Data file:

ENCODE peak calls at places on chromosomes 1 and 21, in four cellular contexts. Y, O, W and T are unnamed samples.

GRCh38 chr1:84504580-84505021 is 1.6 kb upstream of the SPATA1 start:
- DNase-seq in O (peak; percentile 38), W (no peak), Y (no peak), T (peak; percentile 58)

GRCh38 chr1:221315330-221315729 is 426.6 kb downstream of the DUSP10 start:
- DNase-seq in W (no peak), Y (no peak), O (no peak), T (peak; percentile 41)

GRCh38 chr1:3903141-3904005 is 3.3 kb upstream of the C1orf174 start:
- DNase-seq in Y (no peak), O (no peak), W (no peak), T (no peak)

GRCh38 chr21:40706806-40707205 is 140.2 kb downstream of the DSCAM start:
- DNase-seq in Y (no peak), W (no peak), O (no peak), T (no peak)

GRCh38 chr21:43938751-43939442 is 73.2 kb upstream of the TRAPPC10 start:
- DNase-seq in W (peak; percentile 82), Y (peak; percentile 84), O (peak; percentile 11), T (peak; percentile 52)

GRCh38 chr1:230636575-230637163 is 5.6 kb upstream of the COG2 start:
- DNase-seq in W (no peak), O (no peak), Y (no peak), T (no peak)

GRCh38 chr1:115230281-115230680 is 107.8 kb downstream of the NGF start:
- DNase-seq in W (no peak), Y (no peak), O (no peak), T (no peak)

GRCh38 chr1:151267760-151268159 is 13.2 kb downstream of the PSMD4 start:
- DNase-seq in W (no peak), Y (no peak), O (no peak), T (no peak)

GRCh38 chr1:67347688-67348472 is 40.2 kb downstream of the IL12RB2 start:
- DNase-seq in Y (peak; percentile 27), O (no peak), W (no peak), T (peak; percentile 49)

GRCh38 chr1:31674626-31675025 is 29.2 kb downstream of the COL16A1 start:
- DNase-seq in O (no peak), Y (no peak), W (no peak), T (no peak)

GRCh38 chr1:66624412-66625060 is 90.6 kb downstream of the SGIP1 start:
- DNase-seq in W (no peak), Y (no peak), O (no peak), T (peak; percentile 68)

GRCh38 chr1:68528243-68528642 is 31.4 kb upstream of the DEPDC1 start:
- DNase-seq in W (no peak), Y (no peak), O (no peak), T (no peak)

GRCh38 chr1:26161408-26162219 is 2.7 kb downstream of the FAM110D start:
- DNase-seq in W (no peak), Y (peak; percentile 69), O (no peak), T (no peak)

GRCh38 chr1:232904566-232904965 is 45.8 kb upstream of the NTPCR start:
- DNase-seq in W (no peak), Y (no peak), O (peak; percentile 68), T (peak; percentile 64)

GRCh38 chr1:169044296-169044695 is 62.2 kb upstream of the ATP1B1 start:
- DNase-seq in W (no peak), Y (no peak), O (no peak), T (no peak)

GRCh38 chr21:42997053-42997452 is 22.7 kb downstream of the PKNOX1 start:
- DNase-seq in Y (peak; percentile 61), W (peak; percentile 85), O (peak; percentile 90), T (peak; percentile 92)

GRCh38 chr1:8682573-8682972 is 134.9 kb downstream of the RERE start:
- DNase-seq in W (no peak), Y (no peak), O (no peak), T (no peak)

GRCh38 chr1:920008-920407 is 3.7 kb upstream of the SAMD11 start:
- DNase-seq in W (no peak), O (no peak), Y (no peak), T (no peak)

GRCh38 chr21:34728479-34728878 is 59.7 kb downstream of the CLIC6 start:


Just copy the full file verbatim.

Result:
ENCODE peak calls at places on chromosomes 1 and 21, in four cellular contexts. Y, O, W and T are unnamed samples.

GRCh38 chr1:84504580-84505021 is 1.6 kb upstream of the SPATA1 start:
- DNase-seq in O (peak; percentile 38), W (no peak), Y (no peak), T (peak; percentile 58)

GRCh38 chr1:221315330-221315729 is 426.6 kb downstream of the DUSP10 start:
- DNase-seq in W (no peak), Y (no peak), O (no peak), T (peak; percentile 41)

GRCh38 chr1:3903141-3904005 is 3.3 kb upstream of the C1orf174 start:
- DNase-seq in Y (no peak), O (no peak), W (no peak), T (no peak)

GRCh38 chr21:40706806-40707205 is 140.2 kb downstream of the DSCAM start:
- DNase-seq in Y (no peak), W (no peak), O (no peak), T (no peak)

GRCh38 chr21:43938751-43939442 is 73.2 kb upstream of the TRAPPC10 start:
- DNase-seq in W (peak; percentile 82), Y (peak; percentile 84), O (peak; percentile 11), T (peak; percentile 52)

GRCh38 chr1:230636575-230637163 is 5.6 kb upstream of the COG2 start:
- DNase-seq in W (no peak), O (no peak), Y (no peak), T (no peak)

GRCh38 chr1:115230281-115230680 is 107.8 kb downstream of the NGF start:
- DNase-seq in W (no peak), Y (no peak), O (no peak), T (no peak)

GRCh38 chr1:151267760-151268159 is 13.2 kb downstream of the PSMD4 start:
- DNase-seq in W (no peak), Y (no peak), O (no peak), T (no peak)

GRCh38 chr1:67347688-67348472 is 40.2 kb downstream of the IL12RB2 start:
- DNase-seq in Y (peak; percentile 27), O (no peak), W (no peak), T (peak; percentile 49)

GRCh38 chr1:31674626-31675025 is 29.2 kb downstream of the COL16A1 start:
- DNase-seq in O (no peak), Y (no peak), W (no peak), T (no peak)

GRCh38 chr1:66624412-66625060 is 90.6 kb downstream of the SGIP1 start:
- DNase-seq in W (no peak), Y (no peak), O (no peak), T (peak; percentile 68)

GRCh38 chr1:68528243-68528642 is 31.4 kb upstream of the DEPDC1 start:
- DNase-seq in W (no peak), Y (no peak), O (no peak), T (no peak)

GRCh38 chr1:26161408-26162219 is 2.7 kb downstream of the FAM110D start:
- DNase-seq in W (no peak), Y (peak; percentile 69), O (no peak), T (no peak)

GRCh38 chr1:232904566-232904965 is 45.8 kb upstream of the NTPCR start:
- DNase-seq in W (no peak), Y (no peak), O (peak; percentile 68), T (peak; percentile 64)

GRCh38 chr1:169044296-169044695 is 62.2 kb upstream of the ATP1B1 start:
- DNase-seq in W (no peak), Y (no peak), O (no peak), T (no peak)

GRCh38 chr21:42997053-42997452 is 22.7 kb downstream of the PKNOX1 start:
- DNase-seq in Y (peak; percentile 61), W (peak; percentile 85), O (peak; percentile 90), T (peak; percentile 92)

GRCh38 chr1:8682573-8682972 is 134.9 kb downstream of the RERE start:
- DNase-seq in W (no peak), Y (no peak), O (no peak), T (no peak)

GRCh38 chr1:920008-920407 is 3.7 kb upstream of the SAMD11 start:
- DNase-seq in W (no peak), O (no peak), Y (no peak), T (no peak)

GRCh38 chr21:34728479-34728878 is 59.7 kb downstream of the CLIC6 start: